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Chapter 11 - Where Do EU Mobile Workers Belong, According to Rome I and the (E)PWD?

Published online by Cambridge University Press:  22 September 2018

Aukje van Hoek
Affiliation:
Professor of Private International Law
Mijke Houwerzijl
Affiliation:
Professor of Labour Law at Tilburg University
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Summary

INTRODUCTION

In this chapter we critically analyse criteria and concepts used by the EU legislator and the Court of Justice (CJ) in order to establish the place(s) where mobile EU workers ‘belong’ in relation to their labour law entitlements. In this context the term ‘belonging’ refers to the fact that the mobile worker is included in the group that is covered by a given national system of labour law – either fully or partially. They are beneficiaries thereof and bound by it. Because of the private law character of the employment contract between employer and employee, the rules of private international law (PIL) play a central role in deciding which law applies to a given labour relationship with transnational elements. Nowadays, the law applicable to an employment contract is determined in all EU Member States by the PIL rules contained in Article 8 and 9 of the Rome I Regulation. Additionally, the Posting of Workers Directive (PWD) is of relevance in the specific situation of cross-border posting of workers. We will examine these legal instruments and their interpretation by the CJ from the perspective of ‘belonging’: why do the conflicts rules attribute a situation to the law of country A rather than country B? What underlying system of ordering is at work here? As will be shown, both in (the interpretation of) the relevant provisions of Rome I and in the PWD, several lines of ordering are visible, informed by the specific goals of labour law. These ordering lines may carry with them different types of ‘belonging’, attributing workers to legal systems on the basis of the territory and/or the branch of industry in which the work is performed, or the organisational framework of the employing company.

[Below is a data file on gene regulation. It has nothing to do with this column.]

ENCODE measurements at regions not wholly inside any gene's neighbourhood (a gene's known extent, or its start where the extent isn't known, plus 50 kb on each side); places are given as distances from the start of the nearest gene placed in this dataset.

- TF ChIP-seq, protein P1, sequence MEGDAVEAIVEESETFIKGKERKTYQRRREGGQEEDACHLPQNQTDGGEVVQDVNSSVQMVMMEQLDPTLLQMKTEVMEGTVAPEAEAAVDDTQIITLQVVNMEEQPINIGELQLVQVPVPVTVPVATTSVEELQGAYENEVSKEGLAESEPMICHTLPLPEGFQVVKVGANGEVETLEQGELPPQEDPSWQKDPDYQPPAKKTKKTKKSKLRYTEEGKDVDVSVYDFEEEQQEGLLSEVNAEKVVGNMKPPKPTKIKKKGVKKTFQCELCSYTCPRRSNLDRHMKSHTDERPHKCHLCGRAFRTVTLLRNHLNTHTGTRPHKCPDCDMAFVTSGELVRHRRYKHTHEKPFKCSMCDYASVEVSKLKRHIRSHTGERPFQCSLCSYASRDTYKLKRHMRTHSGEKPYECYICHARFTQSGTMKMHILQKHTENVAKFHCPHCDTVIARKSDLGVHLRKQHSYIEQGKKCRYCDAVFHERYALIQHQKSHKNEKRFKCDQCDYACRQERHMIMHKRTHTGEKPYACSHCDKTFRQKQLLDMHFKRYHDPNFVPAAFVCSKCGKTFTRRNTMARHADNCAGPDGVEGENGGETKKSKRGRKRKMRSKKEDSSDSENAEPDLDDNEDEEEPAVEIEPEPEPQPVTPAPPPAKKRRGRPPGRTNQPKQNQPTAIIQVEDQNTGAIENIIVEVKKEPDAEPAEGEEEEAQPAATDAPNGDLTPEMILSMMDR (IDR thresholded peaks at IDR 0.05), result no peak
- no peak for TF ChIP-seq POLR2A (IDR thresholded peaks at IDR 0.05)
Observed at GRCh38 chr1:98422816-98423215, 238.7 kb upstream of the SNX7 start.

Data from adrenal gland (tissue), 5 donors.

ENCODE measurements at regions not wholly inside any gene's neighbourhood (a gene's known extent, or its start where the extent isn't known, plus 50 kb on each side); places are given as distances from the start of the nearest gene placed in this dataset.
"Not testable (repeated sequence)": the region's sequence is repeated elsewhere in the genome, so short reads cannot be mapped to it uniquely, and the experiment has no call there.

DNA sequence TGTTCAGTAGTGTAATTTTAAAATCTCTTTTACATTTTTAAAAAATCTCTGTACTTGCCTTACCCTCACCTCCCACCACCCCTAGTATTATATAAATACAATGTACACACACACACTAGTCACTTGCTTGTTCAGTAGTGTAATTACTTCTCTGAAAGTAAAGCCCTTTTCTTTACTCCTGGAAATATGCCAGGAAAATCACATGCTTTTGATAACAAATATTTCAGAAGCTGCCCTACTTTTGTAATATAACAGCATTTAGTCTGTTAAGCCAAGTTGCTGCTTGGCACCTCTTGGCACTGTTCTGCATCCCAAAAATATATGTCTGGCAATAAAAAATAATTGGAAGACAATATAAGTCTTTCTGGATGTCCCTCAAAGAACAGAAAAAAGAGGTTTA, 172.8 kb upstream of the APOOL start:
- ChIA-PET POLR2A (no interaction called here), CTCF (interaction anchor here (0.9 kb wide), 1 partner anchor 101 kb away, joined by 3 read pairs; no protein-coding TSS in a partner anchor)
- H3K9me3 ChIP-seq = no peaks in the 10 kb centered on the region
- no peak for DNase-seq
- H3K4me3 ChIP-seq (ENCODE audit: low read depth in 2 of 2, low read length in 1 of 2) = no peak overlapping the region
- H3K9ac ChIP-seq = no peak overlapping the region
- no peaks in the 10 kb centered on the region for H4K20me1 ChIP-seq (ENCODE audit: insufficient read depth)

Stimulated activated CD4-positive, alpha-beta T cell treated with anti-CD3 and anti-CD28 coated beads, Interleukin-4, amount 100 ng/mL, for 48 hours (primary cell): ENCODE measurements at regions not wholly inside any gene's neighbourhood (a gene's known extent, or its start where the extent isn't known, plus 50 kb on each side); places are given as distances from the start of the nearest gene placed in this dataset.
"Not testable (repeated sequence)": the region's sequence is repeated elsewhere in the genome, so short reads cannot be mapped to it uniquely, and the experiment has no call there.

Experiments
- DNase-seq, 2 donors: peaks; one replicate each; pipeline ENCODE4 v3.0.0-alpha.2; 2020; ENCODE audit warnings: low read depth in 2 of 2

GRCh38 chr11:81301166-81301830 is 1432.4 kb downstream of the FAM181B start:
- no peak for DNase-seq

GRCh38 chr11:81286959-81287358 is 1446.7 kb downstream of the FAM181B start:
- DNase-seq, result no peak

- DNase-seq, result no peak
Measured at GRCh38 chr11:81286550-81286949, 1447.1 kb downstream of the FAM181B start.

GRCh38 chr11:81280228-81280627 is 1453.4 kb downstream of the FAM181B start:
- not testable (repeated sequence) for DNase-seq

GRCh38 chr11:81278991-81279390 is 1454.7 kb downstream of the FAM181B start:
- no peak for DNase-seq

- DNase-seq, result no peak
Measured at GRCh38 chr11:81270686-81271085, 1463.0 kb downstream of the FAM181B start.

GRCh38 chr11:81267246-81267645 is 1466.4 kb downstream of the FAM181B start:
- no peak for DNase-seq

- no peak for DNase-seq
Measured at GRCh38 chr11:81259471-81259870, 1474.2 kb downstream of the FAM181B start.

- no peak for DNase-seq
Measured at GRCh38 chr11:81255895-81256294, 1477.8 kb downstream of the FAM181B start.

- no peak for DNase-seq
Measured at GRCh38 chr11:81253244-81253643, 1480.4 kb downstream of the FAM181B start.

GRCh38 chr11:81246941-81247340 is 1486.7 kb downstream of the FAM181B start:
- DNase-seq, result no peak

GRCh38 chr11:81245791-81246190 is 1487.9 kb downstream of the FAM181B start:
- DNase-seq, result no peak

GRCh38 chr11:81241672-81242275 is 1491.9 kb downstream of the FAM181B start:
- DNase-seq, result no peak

Our analysis is based on the assumption that both Rome I and the (E)PWD may be seen as tools to strike a balance between the types of ‘belonging’ involved, in situations where this is necessary because they do not lead to the same applicable law. Striking the most suitable balance is not a ‘static’ exercise but rather an ongoing game where different weight may be given to the distinct lines of ordering depending on the specific circumstances of the individual case. The ‘right’ balance may also change over time in order to adapt to new political compromises and/or developments in society.

Type
Chapter
Information
Residence, Employment and Social Rights of Mobile Persons
On How EU Law Defines Where They Belong
, pp. 215 - 254
Publisher: Intersentia
Print publication year: 2016

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